The above image outlines some tips for practicing self and community care. Tips include getting outside, taking a break from the news, reaching out to someone you trust, phoning a friend especially if they are a senior or living with disability, and saying thank you to our essential workers.
If you can, I would encourage you to check in with loved ones in a variety of ways. A phone call, a quick text, maybe even a detailed email. Experiment with what medium you prefer because it might surprise you. Maybe a long email, or hand written note will bring you more connection that you thought. Sometimes knowing a friend is sitting with thoughts of you as they write can be even more fulfilling than a text message.
I know it can be hard to know what you might need, especially now. With demanding and competing priorities, it can be easy to forget to look after ourselves. We must try to find small joys where we can. Maybe find a moment to have your favourite tea, or finally put up that treasured photo you love so much. Call a friend. Reread your favourite story.
It’s ok if you’re having trouble, we are all trying to find our way right now. Please know you’re not alone, and there are resources available here. I am in awe of the strength and compassion our communities have offered through these challenging times. I know we will move through this hardship and forward towards a new day.
The above image is a holiday card from Councillor Wong-Tam and her family wishing "Merry Christmas and Happy Holidays from our family to yours!".
While this season looks different, and we can’t gather together, I wanted to send a virtual message of holiday cheer, and kindness as we say goodbye to 2020. You can watch it here! This year was filled with seemingly impossible challenges but we stand strong. Your Ward 13 team has been hard at work this year, and we know there is more to be done in 2021. We are ready to fight for what matters most. If there is anything critical, we will let you know and otherwise we will connect (virtually) again in January.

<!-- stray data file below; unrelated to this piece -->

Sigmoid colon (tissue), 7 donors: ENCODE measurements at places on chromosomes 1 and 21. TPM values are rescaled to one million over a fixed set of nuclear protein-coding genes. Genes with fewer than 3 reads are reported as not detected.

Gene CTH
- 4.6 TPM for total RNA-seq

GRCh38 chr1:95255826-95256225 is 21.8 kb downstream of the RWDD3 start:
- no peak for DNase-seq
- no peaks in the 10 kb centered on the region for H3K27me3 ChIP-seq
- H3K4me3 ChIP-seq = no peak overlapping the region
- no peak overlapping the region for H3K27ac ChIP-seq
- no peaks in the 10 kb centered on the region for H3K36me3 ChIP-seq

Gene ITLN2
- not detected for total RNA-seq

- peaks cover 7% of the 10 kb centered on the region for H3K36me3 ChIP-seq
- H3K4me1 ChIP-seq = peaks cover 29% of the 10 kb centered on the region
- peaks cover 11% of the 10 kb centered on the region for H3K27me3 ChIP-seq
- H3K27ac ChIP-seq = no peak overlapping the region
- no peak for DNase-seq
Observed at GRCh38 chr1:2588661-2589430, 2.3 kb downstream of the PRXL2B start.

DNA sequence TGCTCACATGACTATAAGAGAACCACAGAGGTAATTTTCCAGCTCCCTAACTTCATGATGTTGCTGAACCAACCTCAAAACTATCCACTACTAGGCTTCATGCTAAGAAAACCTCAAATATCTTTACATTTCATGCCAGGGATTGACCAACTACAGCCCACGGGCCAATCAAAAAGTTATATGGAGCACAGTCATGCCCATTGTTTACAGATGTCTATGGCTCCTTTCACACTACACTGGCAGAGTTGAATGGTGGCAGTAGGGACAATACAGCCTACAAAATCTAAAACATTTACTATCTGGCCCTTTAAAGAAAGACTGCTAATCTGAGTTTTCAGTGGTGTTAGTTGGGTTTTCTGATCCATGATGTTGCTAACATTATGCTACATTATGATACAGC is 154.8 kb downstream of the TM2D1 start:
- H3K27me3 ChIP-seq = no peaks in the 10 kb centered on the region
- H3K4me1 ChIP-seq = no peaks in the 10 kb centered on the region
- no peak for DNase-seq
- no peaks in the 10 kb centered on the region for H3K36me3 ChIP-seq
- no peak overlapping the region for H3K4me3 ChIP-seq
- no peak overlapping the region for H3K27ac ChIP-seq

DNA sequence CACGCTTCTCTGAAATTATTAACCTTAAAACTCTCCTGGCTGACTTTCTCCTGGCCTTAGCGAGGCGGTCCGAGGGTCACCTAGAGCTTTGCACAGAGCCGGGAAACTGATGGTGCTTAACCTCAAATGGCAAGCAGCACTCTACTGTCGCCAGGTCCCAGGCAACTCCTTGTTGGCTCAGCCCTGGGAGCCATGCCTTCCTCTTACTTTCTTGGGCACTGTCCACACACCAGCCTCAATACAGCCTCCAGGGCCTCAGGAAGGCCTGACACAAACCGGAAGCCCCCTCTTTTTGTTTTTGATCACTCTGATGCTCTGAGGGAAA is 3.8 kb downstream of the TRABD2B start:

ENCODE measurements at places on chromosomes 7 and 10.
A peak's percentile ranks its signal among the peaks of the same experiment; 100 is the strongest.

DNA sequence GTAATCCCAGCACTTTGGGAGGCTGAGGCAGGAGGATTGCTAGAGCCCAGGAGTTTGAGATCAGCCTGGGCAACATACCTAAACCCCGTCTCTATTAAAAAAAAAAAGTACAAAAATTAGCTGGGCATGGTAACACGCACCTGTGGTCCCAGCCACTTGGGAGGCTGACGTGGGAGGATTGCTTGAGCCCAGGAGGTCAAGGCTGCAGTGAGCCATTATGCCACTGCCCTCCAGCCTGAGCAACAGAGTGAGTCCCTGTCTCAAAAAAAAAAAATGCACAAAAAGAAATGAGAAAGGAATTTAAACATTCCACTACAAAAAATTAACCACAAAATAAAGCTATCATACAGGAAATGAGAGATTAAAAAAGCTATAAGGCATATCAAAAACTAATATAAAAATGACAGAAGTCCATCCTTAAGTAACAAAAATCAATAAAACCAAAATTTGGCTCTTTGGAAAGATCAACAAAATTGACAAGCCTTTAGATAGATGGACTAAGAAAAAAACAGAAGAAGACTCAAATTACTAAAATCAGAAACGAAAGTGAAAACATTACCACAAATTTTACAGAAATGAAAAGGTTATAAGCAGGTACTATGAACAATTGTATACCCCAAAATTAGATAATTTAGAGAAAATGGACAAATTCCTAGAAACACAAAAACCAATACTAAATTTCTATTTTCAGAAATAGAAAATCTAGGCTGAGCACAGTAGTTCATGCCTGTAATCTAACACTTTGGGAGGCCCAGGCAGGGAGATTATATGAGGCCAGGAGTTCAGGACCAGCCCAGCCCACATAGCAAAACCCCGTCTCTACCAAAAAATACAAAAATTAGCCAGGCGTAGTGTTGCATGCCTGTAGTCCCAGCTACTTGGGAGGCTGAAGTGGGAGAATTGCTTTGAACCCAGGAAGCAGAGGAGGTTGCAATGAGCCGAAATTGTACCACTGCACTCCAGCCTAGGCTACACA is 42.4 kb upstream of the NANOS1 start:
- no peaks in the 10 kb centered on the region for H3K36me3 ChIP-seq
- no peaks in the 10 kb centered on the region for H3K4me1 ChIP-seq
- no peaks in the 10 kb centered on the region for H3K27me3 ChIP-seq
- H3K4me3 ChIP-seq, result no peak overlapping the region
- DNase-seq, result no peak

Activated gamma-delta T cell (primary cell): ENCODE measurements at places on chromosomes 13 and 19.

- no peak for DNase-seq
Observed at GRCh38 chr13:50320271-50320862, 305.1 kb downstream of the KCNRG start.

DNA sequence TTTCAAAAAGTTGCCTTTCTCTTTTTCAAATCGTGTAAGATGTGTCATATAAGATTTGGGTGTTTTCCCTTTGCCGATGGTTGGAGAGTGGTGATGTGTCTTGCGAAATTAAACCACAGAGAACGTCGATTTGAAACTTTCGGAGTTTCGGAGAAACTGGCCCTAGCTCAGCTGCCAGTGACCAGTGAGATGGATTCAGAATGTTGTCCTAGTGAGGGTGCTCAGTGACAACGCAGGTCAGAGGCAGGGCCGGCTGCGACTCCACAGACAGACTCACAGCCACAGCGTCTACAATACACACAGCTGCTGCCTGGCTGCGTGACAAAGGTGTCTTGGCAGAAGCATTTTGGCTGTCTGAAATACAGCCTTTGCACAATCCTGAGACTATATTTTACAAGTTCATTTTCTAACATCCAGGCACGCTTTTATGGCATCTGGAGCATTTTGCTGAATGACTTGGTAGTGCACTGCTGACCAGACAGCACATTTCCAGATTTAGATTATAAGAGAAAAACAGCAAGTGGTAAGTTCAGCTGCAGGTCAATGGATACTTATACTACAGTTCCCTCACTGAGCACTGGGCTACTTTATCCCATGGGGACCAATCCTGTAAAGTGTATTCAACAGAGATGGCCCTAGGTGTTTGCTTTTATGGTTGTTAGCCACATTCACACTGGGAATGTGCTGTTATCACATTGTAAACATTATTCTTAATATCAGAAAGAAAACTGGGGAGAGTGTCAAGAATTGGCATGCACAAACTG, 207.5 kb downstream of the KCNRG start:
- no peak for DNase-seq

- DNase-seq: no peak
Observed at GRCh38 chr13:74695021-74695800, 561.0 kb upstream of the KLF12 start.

Happy holidays and warm wishes!
Thank you for your resilience, it is an honour to represent you.
COVID-19: Ongoing Tips to Reduce Virus Spread
As we begin to again restrengthen our public health measures, we will all continue to live in this new normal. Wearing a mask or a face covering is mandatory in all public indoor spaces and on the TTC. Our commitment must be to continue minimizing the impact of COVID-19, especially on our most vulnerable residents, while reducing negative social, economic, and broader health impacts on our community. In the coming months what this means for our residents is:
- Continuing to work remotely, wherever possible;
- Maintaining physical distance from people outside our household or social circle/bubble;
- Avoiding crowds and congregations in closed indoor settings;
- Wearing a cloth mask or face covering in any public indoor setting, including stores, transit, offices; and where
- physical distancing is difficult to maintain.
- Staying home whenever we are sick for any reason.
Face Masks and Coverings Offer Best Protection
Image description: Informational graphic from Toronto Public Health titled, "Face Masks & Coverings Offer Best Protection." Through visual examples, the graphic shows recommended and not recommended ways of wearing a mask. The recommended way for wearing a mask says, "should cover your nose, mouth, and chin without gaping." The following are not recommended: face shields, masks with exhalation valves, or clear plastic masks.
How to Safely Wear a Mask
Image description: Toronto Public Health infographic about how to safely wear a mask. Information on the infographic is listed below.
- Do wash your hands before putting it on and taking it off
- Do make sure it fits to cover your mouth and nose
- Do wash your cloth mask in the laundry